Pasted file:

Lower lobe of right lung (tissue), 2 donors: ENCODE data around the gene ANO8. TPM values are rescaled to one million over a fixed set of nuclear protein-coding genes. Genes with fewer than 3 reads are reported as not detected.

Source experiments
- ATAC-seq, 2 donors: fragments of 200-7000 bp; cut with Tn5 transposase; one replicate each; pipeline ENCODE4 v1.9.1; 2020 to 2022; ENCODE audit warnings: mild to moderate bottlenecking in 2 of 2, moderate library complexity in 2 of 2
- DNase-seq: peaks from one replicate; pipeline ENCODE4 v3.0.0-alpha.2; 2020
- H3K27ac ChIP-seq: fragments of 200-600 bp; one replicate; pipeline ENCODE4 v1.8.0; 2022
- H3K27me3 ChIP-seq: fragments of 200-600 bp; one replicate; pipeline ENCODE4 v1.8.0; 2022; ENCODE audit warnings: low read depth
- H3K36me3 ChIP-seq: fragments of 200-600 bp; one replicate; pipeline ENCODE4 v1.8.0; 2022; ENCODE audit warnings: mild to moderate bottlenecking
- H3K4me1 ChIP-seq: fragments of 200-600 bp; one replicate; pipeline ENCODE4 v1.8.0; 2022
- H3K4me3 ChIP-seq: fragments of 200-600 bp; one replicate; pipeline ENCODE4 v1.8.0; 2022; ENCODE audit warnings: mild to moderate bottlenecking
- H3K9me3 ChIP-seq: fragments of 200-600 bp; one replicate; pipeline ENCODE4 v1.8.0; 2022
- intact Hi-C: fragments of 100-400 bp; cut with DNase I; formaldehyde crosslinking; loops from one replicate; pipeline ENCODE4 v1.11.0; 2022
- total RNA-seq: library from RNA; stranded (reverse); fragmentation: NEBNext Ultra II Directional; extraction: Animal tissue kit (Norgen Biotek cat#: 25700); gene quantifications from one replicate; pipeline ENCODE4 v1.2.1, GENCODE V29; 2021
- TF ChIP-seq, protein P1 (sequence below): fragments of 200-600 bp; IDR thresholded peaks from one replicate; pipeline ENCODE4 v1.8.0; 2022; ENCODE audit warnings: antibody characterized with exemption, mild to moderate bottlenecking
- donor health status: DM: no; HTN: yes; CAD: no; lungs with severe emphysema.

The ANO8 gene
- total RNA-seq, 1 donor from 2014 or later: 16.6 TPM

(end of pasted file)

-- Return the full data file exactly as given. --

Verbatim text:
Lower lobe of right lung (tissue), 2 donors: ENCODE data around the gene ANO8. TPM values are rescaled to one million over a fixed set of nuclear protein-coding genes. Genes with fewer than 3 reads are reported as not detected.

Source experiments
- ATAC-seq, 2 donors: fragments of 200-7000 bp; cut with Tn5 transposase; one replicate each; pipeline ENCODE4 v1.9.1; 2020 to 2022; ENCODE audit warnings: mild to moderate bottlenecking in 2 of 2, moderate library complexity in 2 of 2
- DNase-seq: peaks from one replicate; pipeline ENCODE4 v3.0.0-alpha.2; 2020
- H3K27ac ChIP-seq: fragments of 200-600 bp; one replicate; pipeline ENCODE4 v1.8.0; 2022
- H3K27me3 ChIP-seq: fragments of 200-600 bp; one replicate; pipeline ENCODE4 v1.8.0; 2022; ENCODE audit warnings: low read depth
- H3K36me3 ChIP-seq: fragments of 200-600 bp; one replicate; pipeline ENCODE4 v1.8.0; 2022; ENCODE audit warnings: mild to moderate bottlenecking
- H3K4me1 ChIP-seq: fragments of 200-600 bp; one replicate; pipeline ENCODE4 v1.8.0; 2022
- H3K4me3 ChIP-seq: fragments of 200-600 bp; one replicate; pipeline ENCODE4 v1.8.0; 2022; ENCODE audit warnings: mild to moderate bottlenecking
- H3K9me3 ChIP-seq: fragments of 200-600 bp; one replicate; pipeline ENCODE4 v1.8.0; 2022
- intact Hi-C: fragments of 100-400 bp; cut with DNase I; formaldehyde crosslinking; loops from one replicate; pipeline ENCODE4 v1.11.0; 2022
- total RNA-seq: library from RNA; stranded (reverse); fragmentation: NEBNext Ultra II Directional; extraction: Animal tissue kit (Norgen Biotek cat#: 25700); gene quantifications from one replicate; pipeline ENCODE4 v1.2.1, GENCODE V29; 2021
- TF ChIP-seq, protein P1 (sequence below): fragments of 200-600 bp; IDR thresholded peaks from one replicate; pipeline ENCODE4 v1.8.0; 2022; ENCODE audit warnings: antibody characterized with exemption, mild to moderate bottlenecking
- donor health status: DM: no; HTN: yes; CAD: no; lungs with severe emphysema.

The ANO8 gene
- total RNA-seq, 1 donor from 2014 or later: 16.6 TPM